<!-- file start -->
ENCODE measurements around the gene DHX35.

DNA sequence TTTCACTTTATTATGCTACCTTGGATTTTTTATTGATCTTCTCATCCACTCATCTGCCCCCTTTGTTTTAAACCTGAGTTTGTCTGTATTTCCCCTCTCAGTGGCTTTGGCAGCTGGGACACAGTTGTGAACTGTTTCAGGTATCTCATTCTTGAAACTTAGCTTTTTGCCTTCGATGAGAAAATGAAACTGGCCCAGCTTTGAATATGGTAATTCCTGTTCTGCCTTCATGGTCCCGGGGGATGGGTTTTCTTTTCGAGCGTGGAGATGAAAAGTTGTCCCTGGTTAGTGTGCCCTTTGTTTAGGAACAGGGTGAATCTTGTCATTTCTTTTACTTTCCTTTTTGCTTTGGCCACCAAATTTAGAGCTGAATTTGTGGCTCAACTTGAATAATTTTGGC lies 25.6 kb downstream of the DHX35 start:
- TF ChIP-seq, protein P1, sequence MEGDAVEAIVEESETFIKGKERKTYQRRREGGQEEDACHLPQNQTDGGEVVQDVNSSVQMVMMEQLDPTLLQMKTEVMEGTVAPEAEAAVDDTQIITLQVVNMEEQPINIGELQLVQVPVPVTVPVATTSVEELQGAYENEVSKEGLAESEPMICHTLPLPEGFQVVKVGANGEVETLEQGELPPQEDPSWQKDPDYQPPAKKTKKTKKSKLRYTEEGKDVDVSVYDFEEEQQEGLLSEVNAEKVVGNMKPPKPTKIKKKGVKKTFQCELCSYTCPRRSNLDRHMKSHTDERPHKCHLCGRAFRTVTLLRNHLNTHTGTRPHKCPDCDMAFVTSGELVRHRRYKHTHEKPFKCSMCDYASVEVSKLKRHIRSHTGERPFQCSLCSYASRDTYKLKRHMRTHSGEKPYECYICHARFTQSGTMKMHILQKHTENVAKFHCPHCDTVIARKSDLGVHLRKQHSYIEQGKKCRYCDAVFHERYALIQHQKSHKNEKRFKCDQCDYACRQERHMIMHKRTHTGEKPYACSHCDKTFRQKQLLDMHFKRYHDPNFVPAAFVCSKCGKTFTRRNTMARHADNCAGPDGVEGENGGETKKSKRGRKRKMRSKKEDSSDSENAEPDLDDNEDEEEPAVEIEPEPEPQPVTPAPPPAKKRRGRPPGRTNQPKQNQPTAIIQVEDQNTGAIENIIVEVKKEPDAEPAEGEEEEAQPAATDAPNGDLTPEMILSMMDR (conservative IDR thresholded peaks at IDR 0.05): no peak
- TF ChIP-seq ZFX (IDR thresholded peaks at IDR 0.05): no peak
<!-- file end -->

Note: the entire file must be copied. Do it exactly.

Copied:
ENCODE measurements around the gene DHX35.

DNA sequence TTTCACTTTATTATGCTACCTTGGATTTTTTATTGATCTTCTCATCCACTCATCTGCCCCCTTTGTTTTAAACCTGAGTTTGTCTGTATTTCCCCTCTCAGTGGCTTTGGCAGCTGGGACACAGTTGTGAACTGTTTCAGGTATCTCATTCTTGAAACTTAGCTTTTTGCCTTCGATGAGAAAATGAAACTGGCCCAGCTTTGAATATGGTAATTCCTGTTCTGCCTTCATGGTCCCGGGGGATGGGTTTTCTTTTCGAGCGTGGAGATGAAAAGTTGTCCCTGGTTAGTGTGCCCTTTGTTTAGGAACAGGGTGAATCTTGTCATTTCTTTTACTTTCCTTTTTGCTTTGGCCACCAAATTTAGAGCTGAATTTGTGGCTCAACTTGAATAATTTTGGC lies 25.6 kb downstream of the DHX35 start:
- TF ChIP-seq, protein P1, sequence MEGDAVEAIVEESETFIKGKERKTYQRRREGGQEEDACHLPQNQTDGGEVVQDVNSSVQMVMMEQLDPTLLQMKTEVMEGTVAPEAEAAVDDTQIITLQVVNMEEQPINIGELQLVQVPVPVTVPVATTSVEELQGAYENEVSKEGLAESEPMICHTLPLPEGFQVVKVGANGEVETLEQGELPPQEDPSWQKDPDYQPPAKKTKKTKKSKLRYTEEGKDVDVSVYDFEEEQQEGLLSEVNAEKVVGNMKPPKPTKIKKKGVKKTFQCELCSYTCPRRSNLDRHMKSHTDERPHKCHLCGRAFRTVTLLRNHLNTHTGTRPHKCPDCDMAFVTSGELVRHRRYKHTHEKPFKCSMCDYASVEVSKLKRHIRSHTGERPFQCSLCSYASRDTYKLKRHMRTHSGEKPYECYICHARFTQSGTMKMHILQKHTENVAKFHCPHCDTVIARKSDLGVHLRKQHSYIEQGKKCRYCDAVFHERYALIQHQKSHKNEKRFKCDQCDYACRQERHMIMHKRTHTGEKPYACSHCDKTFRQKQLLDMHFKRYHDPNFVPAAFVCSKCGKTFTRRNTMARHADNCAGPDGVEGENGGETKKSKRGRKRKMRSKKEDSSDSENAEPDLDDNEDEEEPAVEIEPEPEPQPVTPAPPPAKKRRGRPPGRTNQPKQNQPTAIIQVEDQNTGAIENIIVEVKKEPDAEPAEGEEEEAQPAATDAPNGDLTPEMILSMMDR (conservative IDR thresholded peaks at IDR 0.05): no peak
- TF ChIP-seq ZFX (IDR thresholded peaks at IDR 0.05): no peak